He compared the effort to the Internet community campaign against spam. Until it became a problem, no one had acceptable use policies to govern unsolicited e-mail. Now, such measures are common.
If U.S. companies tighten their security against DDoS attacks, it will also help as more countries come online because U.S. companies provide much of their conductivity, he said.
“It’s incumbent upon those of us who do provide that conductivity to have the right things in our acceptable use policies and make sure that those are applied internationally, as well as in the United States, because things they do over there can certainly affect the network here,” Lippard said.
Tippett said the Alliance is also pushing for a new Internet protocol that will make it impossible for systems to send messages from addresses foreign to the system, which would help make DDoS attacks impossible.
Do the right thing
What can you do to increase Internet security? Here are a few recommendations from the Alliance and Lippard:
- All corporations with a presence on the Internet should configure their routers so that even if an attack were installed on your system, it wouldn’t work. Tippett said it would take the average person 10 minutes to turn this security feature on, and it won’t slow down routers.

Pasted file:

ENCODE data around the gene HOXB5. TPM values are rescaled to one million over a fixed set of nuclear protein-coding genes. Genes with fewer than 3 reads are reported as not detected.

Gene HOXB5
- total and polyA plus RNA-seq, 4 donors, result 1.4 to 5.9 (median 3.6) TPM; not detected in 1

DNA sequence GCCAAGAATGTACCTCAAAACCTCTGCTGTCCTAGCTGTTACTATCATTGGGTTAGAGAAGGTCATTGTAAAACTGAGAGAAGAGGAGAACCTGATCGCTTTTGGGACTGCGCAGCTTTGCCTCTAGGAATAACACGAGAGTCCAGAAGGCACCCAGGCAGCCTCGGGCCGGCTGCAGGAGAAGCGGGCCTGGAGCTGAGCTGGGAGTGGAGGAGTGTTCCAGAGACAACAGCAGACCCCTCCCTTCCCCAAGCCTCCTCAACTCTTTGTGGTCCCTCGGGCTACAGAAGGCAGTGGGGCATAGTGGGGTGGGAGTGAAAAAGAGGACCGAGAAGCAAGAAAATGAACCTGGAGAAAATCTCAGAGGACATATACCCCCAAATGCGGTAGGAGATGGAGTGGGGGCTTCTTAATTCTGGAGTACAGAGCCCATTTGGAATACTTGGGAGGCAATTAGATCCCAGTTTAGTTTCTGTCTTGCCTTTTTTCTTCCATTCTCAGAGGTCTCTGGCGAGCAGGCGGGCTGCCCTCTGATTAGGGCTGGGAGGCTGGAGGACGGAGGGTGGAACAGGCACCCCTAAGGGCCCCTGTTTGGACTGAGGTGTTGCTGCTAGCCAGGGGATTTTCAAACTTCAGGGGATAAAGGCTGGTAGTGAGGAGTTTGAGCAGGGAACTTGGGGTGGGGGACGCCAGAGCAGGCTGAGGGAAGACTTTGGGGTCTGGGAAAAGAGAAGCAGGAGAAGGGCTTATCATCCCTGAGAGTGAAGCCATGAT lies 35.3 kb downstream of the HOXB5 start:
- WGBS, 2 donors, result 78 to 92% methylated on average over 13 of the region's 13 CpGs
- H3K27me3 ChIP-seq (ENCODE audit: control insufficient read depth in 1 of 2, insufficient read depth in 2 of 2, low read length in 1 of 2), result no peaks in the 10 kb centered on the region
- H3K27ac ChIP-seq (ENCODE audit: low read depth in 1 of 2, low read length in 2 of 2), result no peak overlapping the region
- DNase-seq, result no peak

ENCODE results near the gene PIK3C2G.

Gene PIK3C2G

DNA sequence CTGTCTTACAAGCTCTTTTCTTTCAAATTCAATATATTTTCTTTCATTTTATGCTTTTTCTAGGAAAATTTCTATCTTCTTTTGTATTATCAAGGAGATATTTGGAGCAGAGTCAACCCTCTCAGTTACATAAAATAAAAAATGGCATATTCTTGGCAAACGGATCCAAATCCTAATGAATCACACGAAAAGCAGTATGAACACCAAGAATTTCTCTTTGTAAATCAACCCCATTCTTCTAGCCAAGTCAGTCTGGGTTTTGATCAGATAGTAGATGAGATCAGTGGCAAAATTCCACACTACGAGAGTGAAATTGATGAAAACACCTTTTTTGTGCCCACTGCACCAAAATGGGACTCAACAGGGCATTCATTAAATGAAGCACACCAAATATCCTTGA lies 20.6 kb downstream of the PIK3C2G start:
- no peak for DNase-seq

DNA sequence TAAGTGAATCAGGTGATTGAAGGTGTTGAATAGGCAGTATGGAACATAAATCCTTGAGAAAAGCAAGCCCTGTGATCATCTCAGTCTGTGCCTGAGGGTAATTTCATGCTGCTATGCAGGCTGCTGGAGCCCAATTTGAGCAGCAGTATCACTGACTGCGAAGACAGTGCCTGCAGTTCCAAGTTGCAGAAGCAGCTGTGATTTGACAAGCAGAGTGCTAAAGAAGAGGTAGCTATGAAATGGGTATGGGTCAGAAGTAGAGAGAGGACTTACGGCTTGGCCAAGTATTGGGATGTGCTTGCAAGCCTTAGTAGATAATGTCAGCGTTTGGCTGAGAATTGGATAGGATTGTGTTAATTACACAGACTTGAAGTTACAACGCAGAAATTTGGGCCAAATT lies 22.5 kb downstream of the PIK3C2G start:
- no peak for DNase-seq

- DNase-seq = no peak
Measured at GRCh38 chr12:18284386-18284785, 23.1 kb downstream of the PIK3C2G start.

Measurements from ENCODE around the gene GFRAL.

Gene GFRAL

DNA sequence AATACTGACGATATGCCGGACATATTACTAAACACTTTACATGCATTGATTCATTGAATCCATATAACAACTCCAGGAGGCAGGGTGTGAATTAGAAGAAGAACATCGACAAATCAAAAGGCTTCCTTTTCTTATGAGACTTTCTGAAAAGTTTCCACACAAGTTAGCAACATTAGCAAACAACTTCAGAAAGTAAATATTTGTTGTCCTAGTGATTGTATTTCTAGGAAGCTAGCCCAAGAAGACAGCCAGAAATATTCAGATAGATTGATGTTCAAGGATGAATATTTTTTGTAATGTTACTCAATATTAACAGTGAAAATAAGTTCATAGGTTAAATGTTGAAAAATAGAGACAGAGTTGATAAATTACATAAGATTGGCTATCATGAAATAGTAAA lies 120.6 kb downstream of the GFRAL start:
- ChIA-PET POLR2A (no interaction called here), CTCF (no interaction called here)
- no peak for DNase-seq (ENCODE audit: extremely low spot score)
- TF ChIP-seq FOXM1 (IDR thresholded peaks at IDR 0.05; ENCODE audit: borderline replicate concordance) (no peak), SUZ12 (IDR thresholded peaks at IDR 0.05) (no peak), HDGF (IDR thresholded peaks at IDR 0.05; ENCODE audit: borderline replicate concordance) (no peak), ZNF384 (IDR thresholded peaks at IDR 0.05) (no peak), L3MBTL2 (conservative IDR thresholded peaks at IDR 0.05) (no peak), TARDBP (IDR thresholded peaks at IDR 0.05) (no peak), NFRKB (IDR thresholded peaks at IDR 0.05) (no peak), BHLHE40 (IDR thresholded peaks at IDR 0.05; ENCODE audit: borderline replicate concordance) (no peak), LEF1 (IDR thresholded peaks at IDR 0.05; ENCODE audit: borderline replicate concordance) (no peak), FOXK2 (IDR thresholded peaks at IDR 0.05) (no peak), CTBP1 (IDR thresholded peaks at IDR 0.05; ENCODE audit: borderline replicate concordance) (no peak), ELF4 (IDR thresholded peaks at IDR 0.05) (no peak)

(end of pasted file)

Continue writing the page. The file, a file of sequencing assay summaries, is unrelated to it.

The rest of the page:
- Check to see if DDoS software has been installed on your system. If it has, disconnect the compromised machine from the Internet.
- Establish a security policy that covers what comes in and what goes out.
- Join the Alliance—it’s free, and once your system has been verified as non-aggressive, you’ll be listed on the Alliance Web site.
- Urge your ISP and peers to help increase Internet security.
- Test your system. ICSA has developed an online tool, called the NetLitmus Test Tool, that determines whether your network could be used to launch a DDoS attack. Already, more than four million companies have been verified as having non-aggressive systems.
Do you think peer pressure alone can solve the problem of Internet security or do you think government will have to intervene? If you think regulations will be necessary, what do you think they should be? Post a comment below or send us an e-mail.